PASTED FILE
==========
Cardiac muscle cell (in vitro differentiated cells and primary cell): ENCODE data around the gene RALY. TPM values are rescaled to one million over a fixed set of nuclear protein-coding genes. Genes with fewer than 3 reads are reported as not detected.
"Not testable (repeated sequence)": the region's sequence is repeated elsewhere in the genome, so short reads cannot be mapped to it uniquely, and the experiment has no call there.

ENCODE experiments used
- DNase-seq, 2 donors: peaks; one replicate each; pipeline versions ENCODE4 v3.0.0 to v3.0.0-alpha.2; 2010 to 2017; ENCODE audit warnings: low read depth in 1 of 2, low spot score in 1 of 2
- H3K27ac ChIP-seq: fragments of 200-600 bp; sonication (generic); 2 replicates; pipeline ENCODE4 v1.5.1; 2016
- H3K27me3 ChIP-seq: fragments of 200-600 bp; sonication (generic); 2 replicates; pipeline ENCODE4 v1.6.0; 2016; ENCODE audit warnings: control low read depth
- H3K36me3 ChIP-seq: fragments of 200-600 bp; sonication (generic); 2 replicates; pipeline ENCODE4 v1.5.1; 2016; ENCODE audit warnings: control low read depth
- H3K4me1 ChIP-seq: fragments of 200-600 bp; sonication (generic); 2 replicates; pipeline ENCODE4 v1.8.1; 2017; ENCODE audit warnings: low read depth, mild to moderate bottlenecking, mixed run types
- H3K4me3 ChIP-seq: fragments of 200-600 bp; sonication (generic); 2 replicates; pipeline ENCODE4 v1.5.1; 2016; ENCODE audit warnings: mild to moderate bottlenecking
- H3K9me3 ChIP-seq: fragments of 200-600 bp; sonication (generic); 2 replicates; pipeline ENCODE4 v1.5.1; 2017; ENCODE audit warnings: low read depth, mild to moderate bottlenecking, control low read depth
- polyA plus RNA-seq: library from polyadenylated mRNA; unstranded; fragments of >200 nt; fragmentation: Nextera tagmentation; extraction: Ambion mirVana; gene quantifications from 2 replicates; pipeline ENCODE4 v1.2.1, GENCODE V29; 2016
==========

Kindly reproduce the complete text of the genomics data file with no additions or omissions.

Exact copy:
Cardiac muscle cell (in vitro differentiated cells and primary cell): ENCODE data around the gene RALY. TPM values are rescaled to one million over a fixed set of nuclear protein-coding genes. Genes with fewer than 3 reads are reported as not detected.
"Not testable (repeated sequence)": the region's sequence is repeated elsewhere in the genome, so short reads cannot be mapped to it uniquely, and the experiment has no call there.

ENCODE experiments used
- DNase-seq, 2 donors: peaks; one replicate each; pipeline versions ENCODE4 v3.0.0 to v3.0.0-alpha.2; 2010 to 2017; ENCODE audit warnings: low read depth in 1 of 2, low spot score in 1 of 2
- H3K27ac ChIP-seq: fragments of 200-600 bp; sonication (generic); 2 replicates; pipeline ENCODE4 v1.5.1; 2016
- H3K27me3 ChIP-seq: fragments of 200-600 bp; sonication (generic); 2 replicates; pipeline ENCODE4 v1.6.0; 2016; ENCODE audit warnings: control low read depth
- H3K36me3 ChIP-seq: fragments of 200-600 bp; sonication (generic); 2 replicates; pipeline ENCODE4 v1.5.1; 2016; ENCODE audit warnings: control low read depth
- H3K4me1 ChIP-seq: fragments of 200-600 bp; sonication (generic); 2 replicates; pipeline ENCODE4 v1.8.1; 2017; ENCODE audit warnings: low read depth, mild to moderate bottlenecking, mixed run types
- H3K4me3 ChIP-seq: fragments of 200-600 bp; sonication (generic); 2 replicates; pipeline ENCODE4 v1.5.1; 2016; ENCODE audit warnings: mild to moderate bottlenecking
- H3K9me3 ChIP-seq: fragments of 200-600 bp; sonication (generic); 2 replicates; pipeline ENCODE4 v1.5.1; 2017; ENCODE audit warnings: low read depth, mild to moderate bottlenecking, control low read depth
- polyA plus RNA-seq: library from polyadenylated mRNA; unstranded; fragments of >200 nt; fragmentation: Nextera tagmentation; extraction: Ambion mirVana; gene quantifications from 2 replicates; pipeline ENCODE4 v1.2.1, GENCODE V29; 2016